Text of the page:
The family of Andrea Gail skipper Frank William "Billy" Tyne, portrayed by George Clooney in this summer's blockbuster hit, are suing Warner Bros. Pictures saying the studio never got the relatives' permission to use his likeness, and depicted the sea-going veteran as "incompetent."
The civil lawsuit charging "unauthorized commercial misappropriation and invasion of privacy" was filed Thursday in Orlando by Tyne's ex-wife, Jodi Tyne, and his surviving children, Billie-Jo Francis and Erica, who now live in central Florida.
The family says they didn't get paid for the use of Billy's story, or for their names and images. The suit also says the movie didn't have a disclaimer saying that it is a fictionalized account of the 1991 disaster at sea.
The lawsuit also alleges Warners got permission to use the names of other real people portrayed in the movie, or changed the names to fictional ones.
It seeks unspecified royalties from the movie, which has raked in more than $173 million at the box office.
The suit also claims the movie shows Billy Tyne skippering the Andrea Gail in "an unprofessional, unseaworthy and incompetent manner," and "as having suffered a self-imposed death, abandoning his crew and any hope of survival."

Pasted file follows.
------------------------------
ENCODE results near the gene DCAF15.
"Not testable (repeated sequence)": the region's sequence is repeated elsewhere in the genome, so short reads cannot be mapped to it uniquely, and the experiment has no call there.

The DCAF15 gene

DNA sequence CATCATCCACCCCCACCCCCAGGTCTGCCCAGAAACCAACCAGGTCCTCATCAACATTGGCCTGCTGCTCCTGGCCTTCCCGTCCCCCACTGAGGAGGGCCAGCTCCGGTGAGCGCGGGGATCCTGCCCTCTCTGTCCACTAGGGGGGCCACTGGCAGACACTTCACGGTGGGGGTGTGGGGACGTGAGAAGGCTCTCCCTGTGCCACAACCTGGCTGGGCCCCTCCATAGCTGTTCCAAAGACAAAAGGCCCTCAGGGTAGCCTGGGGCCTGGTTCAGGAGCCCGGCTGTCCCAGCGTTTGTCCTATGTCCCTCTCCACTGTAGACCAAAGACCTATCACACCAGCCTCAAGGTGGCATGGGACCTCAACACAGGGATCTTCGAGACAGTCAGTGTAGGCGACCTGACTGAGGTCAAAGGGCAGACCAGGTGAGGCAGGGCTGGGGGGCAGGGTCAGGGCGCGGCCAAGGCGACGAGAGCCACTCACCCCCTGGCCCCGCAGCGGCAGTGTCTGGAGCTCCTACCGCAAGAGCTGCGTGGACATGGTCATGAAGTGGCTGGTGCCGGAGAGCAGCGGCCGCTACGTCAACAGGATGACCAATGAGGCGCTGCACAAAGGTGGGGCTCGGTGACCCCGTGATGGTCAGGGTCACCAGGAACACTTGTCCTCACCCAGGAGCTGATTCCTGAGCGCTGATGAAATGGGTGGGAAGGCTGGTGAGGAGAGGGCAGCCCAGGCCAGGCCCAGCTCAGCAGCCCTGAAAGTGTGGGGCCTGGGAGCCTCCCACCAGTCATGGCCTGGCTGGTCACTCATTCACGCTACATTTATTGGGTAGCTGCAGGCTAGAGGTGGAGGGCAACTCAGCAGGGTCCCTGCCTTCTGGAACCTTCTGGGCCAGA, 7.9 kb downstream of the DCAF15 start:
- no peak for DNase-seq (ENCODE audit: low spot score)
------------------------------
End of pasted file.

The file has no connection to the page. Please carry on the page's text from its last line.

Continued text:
"We most certainly disagree with the plaintiffs' claim that the film in any way disparaged Mr. Tyne or tarnished his memory," a Warner Bros. spokeswoman says, adding that the studio would "vigorously defend" its First Amendment right to freedom of expression.
A lawyer for the family says that the movie was a "calculated fictionalization" that went "way beyond anything appearing in [Sebastian] Junger's book" and used made-up scenarios to boost audience and profits.
"The family felt wronged, and they wanted something done," the Tyne attorney tells the Associated Press. "Fiction, as fiction, is protected speech. Fiction, masquerading as fact, is not protected."
Officials at Warner Bros., however, counter that the movie was based on a well-known historical event, and they did not believe the law required them to obtain permission from Tyne or his ex-wife or children to portray him in it.
Based on the best-selling account by Sebastian Junger, The Perfect Storm tells the story of the doomed sword-fishing boat Andrea Gail, which vanished in a North Atlantic storm in October 1991; Tyne and his five shipmates apparently drowned--the wreckage and their bodies were never found. Junger, who did not write the screenplay, was not sued.